ZMA Presents Artist-Made Coloring Pages
Curated Series Available as Downloadable PDF
KENNESAW, Ga. (Apr 28, 2020) — Kennesaw State University’s Bernard A. Zuckerman Museum of Art (ZMA), a part of the School of Art and Design, has curated a series of free artist-made coloring pages, now available to the community as a downloadable PDF. This free resource is available for anyone who is looking for activities to do at home during the COVID-19 pandemic. Sabrina Gschwandtner was the first artist to contribute artwork to the series.
Above: Installation views of Sabrina Gschwandtners' works on view from the December 2019 exhibition, "Cloud Chamber" by Jon Kownacki. Image courtesy of ZMA.
Gschwandtner’s work was recently highlighted at the ZMA in the December 2019 exhibition “Cloud Chamber” curated by Ginger Wolfe-Surez, interim director of curatorial affairs. A group exhibition of textile works by four women from the United States and Canada, “Cloud Chamber” explored collaboration, handcraft, labor and technology through exquisite tactile works. The coloring sheet by Gschwandtner was inspired by her series of work in the exhibition. The artist brings new perspectives to forgotten early film history, when women were often hired as film editors because of their sewing skills. She “recasts undervalued histories of women’s handcraft work, and connects the sphere of craft and concept in art.” Other artists in the exhibition included Libs Elliott, Jess Jones, and Amanda Ross-Ho.
School of Art and Design professor and artist Robert Sherer also embraced the idea of sharing his artwork as coloring pages to amuse and help pass the time during the pandemic quarantine. He proffered two pieces of art inspired by “Stronghold,” his upcoming site-specific installation at the ZMA, created to be experienced by walking over and through. “Stronghold" was initially conceptualized in relation to the artist’s own memories of being bullied in childhood, a topic that is, unfortunately, pervasive in our culture. His work has often included autobiographical narratives while exploring ideas of experimental portraiture and alternative forms of history-sharing. Sherer’s work eloquently and urgently represents human experience primarily through the forms of drawing and painting. This work represents cultural growth, suffering, engagement, and hope.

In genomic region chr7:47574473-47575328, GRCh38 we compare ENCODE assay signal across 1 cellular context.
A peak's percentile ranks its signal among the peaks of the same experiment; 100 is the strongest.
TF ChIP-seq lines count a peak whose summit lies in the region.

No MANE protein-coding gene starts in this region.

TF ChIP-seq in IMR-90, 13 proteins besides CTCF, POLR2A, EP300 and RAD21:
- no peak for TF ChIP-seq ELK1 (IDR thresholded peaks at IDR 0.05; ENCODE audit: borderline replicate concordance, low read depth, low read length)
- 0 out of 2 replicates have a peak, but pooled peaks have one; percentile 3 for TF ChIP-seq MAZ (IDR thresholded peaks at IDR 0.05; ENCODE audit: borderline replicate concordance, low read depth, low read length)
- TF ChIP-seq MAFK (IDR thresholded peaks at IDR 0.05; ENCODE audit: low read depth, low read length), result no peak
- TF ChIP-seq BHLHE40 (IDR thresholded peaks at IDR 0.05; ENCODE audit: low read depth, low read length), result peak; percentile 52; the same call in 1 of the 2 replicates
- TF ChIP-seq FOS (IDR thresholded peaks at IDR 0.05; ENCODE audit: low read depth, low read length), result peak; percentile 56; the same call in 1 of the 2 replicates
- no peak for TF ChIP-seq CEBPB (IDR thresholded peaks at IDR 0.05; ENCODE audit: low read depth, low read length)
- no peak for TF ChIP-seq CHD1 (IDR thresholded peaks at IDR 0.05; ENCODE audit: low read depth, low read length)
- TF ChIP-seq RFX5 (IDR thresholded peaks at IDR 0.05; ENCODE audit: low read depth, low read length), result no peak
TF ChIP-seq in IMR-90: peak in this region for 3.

Wolfe-Suarez said, “This project came out of my own experience as a curator and mom working from home during the shelter-in-place order. I have been thinking about how our labor is visible and not visible in ways that already exist in our culture but have been amplified during this time. A lot of my work is done through virtual meetings while my children work on various art projects. I loved the idea of the ZMA bringing activities at no cost to families in the community. It is also a way of connecting my work to my children.”
Artists Sarah Emerson, Katherine Taylor, and Tori Tinsley have each contributed new coloring sheets as of May, 2020. Additional coloring sheets are anticipated from various artists, including from Pablo Helguera, an artist, writer, and curator in New York who will be co-curating an upcoming, permanent collection exhibition at ZMA.
To learn more about the School of Art and Design and the Zuckerman Museum of Art, please visit arts.kennesaw.edu.